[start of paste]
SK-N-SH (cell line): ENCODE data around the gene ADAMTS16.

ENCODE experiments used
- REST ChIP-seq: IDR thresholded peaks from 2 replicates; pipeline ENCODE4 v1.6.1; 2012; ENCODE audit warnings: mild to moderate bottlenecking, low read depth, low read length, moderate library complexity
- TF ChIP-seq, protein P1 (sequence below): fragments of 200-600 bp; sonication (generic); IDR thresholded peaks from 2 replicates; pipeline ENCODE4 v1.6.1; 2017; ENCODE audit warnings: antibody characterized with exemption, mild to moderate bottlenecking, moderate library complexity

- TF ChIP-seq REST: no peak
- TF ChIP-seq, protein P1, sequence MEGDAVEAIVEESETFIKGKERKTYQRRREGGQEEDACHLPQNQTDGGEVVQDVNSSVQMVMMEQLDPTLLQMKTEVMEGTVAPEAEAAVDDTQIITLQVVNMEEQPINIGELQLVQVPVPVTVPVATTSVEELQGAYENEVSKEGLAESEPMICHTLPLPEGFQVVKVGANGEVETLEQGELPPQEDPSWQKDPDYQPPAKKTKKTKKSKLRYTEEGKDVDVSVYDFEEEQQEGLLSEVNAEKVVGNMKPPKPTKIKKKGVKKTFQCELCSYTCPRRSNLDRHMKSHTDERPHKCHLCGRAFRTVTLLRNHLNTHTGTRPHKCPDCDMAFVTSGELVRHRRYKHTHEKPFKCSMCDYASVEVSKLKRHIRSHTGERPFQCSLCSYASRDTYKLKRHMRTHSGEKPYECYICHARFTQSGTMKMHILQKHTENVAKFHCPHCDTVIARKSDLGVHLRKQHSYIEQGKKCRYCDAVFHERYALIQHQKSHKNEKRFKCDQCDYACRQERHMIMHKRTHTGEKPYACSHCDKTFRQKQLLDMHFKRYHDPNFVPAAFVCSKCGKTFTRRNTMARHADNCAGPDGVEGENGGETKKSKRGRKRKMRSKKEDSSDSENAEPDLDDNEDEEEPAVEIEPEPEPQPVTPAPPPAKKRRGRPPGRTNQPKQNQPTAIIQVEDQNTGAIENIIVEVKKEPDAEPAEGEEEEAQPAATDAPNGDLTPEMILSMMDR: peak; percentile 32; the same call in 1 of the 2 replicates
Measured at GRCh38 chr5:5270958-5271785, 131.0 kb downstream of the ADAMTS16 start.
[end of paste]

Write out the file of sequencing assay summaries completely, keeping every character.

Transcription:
SK-N-SH (cell line): ENCODE data around the gene ADAMTS16.

ENCODE experiments used
- REST ChIP-seq: IDR thresholded peaks from 2 replicates; pipeline ENCODE4 v1.6.1; 2012; ENCODE audit warnings: mild to moderate bottlenecking, low read depth, low read length, moderate library complexity
- TF ChIP-seq, protein P1 (sequence below): fragments of 200-600 bp; sonication (generic); IDR thresholded peaks from 2 replicates; pipeline ENCODE4 v1.6.1; 2017; ENCODE audit warnings: antibody characterized with exemption, mild to moderate bottlenecking, moderate library complexity

- TF ChIP-seq REST: no peak
- TF ChIP-seq, protein P1, sequence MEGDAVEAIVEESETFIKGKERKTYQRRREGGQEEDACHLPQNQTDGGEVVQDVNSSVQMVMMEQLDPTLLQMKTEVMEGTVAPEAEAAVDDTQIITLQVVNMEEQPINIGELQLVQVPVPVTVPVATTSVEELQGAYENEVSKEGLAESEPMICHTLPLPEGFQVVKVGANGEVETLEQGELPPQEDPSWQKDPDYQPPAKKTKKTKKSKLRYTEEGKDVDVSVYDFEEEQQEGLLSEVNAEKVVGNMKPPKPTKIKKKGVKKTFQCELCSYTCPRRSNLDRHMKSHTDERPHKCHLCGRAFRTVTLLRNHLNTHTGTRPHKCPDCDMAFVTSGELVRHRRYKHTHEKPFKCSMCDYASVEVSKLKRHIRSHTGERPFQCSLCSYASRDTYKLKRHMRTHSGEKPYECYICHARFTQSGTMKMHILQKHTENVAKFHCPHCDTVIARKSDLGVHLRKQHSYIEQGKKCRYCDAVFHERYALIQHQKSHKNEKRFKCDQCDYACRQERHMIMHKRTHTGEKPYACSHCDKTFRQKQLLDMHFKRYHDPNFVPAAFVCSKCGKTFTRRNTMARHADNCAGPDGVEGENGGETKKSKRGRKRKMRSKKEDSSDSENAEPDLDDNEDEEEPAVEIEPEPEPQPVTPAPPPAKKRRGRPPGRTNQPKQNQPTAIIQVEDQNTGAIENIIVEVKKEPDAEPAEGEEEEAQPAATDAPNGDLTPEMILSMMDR: peak; percentile 32; the same call in 1 of the 2 replicates
Measured at GRCh38 chr5:5270958-5271785, 131.0 kb downstream of the ADAMTS16 start.